In mid-December, I spent four days digging out from Winter Storm Gail.

While it appeared to millions to be just an ordinary winter snowstorm, Gail unleashed her full wrath on a narrow band of New Hampshire, dumping up to 48 inches of snow in just 12 hours. Much of the water Gail gulped and slurped from Nantucket Sound was spewed on my roof, my driveway and eight frozen feet of it on my front porch. You can read all about my saga at http://go.askthebuilder.com/gail.

I know, you might be dealing with 39 inches of sunlight today, and you might wear flip flops in January on the beach. Or maybe your typical winter is a light jacket and once every five years you get a dusting of snow. Perhaps you only see snow from a distance coating the tops of mountains near your home. But trust me, this column has your name written all over it. It’s going to save you agony as well as copious amounts of money. It may also save your life or that of a loved one.

I’m going to do my best to convince you in the limited space I have that you need to prepare for the unexpected and become a disciple of self-sufficiency. You might be one of the tens of millions of homeowners who are fumbling around in the fog of complacency.

In a nutshell, when the storm hit, all I really needed was two gallons of gasoline for my snowblowers. Fortunately, I purchased this invaluable liquid while Gail was 800 miles southeast of New Hampshire.

But what about you? What is that tool or product you’ll wish you had, or the job you'll wish you had done, when the you-know-what hits the fan?

I’ve seen a deeply disturbing trend develop over the past 15 or 20 years, and you might have been sucked into this vortex of coddling and comfort. You may be a person who thinks nothing of calling 911 when something goes sideways. You may be one who thinks nothing of calling your contractor friend when you need this or that. What happens when 10, 100 or 1,000 people call 911 or that contractor all at the same time?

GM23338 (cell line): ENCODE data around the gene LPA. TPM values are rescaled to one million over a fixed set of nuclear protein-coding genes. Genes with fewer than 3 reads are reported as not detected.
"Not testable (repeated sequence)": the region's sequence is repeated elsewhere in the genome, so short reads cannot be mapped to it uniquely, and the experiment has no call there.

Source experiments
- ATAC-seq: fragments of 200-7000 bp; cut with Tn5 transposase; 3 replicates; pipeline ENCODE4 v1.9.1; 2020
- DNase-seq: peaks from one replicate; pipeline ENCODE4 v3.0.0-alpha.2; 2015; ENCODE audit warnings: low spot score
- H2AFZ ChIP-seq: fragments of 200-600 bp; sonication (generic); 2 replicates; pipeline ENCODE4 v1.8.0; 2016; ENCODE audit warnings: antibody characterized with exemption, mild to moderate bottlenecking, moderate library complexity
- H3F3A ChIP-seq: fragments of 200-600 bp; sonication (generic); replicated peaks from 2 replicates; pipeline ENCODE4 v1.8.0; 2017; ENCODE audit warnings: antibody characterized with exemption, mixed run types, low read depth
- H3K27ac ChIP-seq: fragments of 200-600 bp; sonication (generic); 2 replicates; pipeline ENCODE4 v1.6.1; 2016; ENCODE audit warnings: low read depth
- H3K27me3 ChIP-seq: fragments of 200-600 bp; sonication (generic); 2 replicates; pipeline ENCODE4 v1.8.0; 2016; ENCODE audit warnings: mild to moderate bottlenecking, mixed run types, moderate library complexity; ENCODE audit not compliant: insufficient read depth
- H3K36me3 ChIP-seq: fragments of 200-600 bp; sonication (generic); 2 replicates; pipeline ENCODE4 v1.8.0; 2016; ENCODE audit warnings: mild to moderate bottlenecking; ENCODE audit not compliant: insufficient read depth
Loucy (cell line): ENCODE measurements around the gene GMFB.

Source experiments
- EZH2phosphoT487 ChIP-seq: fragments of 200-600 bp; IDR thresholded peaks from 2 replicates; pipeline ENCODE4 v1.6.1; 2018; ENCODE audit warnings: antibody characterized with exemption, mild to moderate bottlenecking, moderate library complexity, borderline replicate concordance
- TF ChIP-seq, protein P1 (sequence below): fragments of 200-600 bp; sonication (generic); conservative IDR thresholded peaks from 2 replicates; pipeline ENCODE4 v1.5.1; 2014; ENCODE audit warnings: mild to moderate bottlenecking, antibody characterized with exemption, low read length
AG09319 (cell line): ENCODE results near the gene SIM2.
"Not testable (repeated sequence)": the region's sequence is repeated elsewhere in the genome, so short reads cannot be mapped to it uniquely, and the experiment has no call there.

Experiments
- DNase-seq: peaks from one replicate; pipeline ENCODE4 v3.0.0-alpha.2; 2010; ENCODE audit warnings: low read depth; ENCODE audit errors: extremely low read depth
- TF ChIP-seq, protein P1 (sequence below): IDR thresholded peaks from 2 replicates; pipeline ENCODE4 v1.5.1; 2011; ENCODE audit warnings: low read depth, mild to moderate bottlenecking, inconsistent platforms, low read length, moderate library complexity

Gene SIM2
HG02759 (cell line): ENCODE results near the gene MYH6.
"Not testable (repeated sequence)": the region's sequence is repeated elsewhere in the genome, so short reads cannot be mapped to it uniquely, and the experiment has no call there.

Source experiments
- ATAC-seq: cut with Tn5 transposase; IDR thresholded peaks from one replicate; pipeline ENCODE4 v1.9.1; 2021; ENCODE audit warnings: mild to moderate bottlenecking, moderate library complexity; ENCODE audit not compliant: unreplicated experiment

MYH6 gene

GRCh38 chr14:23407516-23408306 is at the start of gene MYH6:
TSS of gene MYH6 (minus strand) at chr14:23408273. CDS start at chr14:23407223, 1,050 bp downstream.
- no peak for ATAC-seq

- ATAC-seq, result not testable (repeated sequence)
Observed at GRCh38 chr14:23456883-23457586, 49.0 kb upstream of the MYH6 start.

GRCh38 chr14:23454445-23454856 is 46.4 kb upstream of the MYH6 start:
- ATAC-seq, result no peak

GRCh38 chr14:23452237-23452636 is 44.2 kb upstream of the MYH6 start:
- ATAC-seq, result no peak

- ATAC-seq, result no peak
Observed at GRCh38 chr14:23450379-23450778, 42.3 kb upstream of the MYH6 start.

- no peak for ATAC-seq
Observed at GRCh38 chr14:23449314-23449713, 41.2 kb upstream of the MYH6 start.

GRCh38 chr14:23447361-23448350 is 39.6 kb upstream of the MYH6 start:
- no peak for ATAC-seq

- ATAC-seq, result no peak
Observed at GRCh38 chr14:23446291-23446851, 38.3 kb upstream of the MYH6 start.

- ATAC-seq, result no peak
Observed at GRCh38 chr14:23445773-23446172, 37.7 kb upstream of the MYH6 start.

Stop. Think. What happens when that monster storm, wildfire, earthquake or pandemic hits and you can’t get what you need? What are you going to do? Are you going to curl up in a ball? Or are you going to be like some in your neighborhood who react and protect themselves and their property with the few simple tools and materials they need to survive until such time as things get back to relative normal?

Here’s an example. When I was a small lad, I used to help my mom rinse and fill empty white Clorox bottles with clean water. This was decades before bottled water was sold in stores. We had about 15 of them stored on our basement floor. It became a running joke, and my mother endured all sorts of teasing about these bottles of water until that cold winter day when the water main outside our house broke and we had no water. That 15 gallons of water saved the day. God bless my mom!

Do you own a simple and affordable pipe wrench? Do you know how to turn off the valve at your gas meter? Do you even know where your gas meter is? Do you know what the shut-off valve looks like?

The same is true for your water shut-off valve. Do you know how to prevent your home from being flooded with thousands of gallons of water if a pipe should burst?

Do you have the skills, tools and materials on hand, even a simple fiberglass tarp, to make emergency roof or window repairs? Is there a person in your neighborhood who has these skills in case you don’t?

Do you charge your cellphone each night? Do you have storage batteries that will allow you to charge your phone multiple times if you lose power for days?

Do you keep your car or truck gas tank filled all the time, allowing you to travel 300+ miles nonstop? What happens if you need to evacuate and the gas stations are clogged with frantic people and the station runs out of gas because the tanker trucks can’t refill the station?

The list of simple tools you need to survive and help yourself is not that big. The skills you need to survive are not insurmountable. There are hundreds of YouTube videos you can watch now before your cable line is taken down by a tree limb.

Now is the time to have a simple neighborhood meeting to see who has what skills. One of my neighbors is an ER doctor. Do you have a doctor living near you? Make an inventory of who has what tools and who can do what.

Remember, when disaster strikes, your house may be the least important thing in your community. Your first responders will be busy saving community assets, not your house, which no one but you cares about. This is the paramount reason that you need to learn to help yourself. It’s that simple.

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